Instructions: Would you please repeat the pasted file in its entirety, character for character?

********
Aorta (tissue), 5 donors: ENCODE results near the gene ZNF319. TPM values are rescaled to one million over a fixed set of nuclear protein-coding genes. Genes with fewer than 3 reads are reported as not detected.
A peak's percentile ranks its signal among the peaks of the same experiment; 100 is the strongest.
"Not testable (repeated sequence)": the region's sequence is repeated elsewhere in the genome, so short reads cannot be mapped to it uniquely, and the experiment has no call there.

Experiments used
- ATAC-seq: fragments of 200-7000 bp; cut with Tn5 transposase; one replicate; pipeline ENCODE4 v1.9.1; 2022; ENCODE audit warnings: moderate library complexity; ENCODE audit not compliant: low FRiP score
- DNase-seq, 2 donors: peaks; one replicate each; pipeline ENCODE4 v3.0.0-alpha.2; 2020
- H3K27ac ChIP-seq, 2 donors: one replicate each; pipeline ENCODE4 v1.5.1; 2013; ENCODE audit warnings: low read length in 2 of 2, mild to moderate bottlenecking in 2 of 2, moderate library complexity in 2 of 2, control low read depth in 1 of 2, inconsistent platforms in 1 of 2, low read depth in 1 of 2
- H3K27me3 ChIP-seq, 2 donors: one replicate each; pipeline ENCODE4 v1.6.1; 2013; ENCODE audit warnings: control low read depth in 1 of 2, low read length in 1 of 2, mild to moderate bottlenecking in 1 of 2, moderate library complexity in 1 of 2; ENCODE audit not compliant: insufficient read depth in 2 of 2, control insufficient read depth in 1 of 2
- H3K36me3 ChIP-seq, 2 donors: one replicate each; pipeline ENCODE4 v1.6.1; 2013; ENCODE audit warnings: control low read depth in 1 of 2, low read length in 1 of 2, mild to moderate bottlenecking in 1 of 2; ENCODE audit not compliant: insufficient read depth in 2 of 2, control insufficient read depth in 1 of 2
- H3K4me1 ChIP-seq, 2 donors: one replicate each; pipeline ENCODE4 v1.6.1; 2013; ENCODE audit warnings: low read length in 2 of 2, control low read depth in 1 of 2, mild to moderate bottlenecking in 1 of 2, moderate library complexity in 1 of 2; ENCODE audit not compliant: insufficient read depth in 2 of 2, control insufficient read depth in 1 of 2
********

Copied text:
Aorta (tissue), 5 donors: ENCODE results near the gene ZNF319. TPM values are rescaled to one million over a fixed set of nuclear protein-coding genes. Genes with fewer than 3 reads are reported as not detected.
A peak's percentile ranks its signal among the peaks of the same experiment; 100 is the strongest.
"Not testable (repeated sequence)": the region's sequence is repeated elsewhere in the genome, so short reads cannot be mapped to it uniquely, and the experiment has no call there.

Experiments used
- ATAC-seq: fragments of 200-7000 bp; cut with Tn5 transposase; one replicate; pipeline ENCODE4 v1.9.1; 2022; ENCODE audit warnings: moderate library complexity; ENCODE audit not compliant: low FRiP score
- DNase-seq, 2 donors: peaks; one replicate each; pipeline ENCODE4 v3.0.0-alpha.2; 2020
- H3K27ac ChIP-seq, 2 donors: one replicate each; pipeline ENCODE4 v1.5.1; 2013; ENCODE audit warnings: low read length in 2 of 2, mild to moderate bottlenecking in 2 of 2, moderate library complexity in 2 of 2, control low read depth in 1 of 2, inconsistent platforms in 1 of 2, low read depth in 1 of 2
- H3K27me3 ChIP-seq, 2 donors: one replicate each; pipeline ENCODE4 v1.6.1; 2013; ENCODE audit warnings: control low read depth in 1 of 2, low read length in 1 of 2, mild to moderate bottlenecking in 1 of 2, moderate library complexity in 1 of 2; ENCODE audit not compliant: insufficient read depth in 2 of 2, control insufficient read depth in 1 of 2
- H3K36me3 ChIP-seq, 2 donors: one replicate each; pipeline ENCODE4 v1.6.1; 2013; ENCODE audit warnings: control low read depth in 1 of 2, low read length in 1 of 2, mild to moderate bottlenecking in 1 of 2; ENCODE audit not compliant: insufficient read depth in 2 of 2, control insufficient read depth in 1 of 2
- H3K4me1 ChIP-seq, 2 donors: one replicate each; pipeline ENCODE4 v1.6.1; 2013; ENCODE audit warnings: low read length in 2 of 2, control low read depth in 1 of 2, mild to moderate bottlenecking in 1 of 2, moderate library complexity in 1 of 2; ENCODE audit not compliant: insufficient read depth in 2 of 2, control insufficient read depth in 1 of 2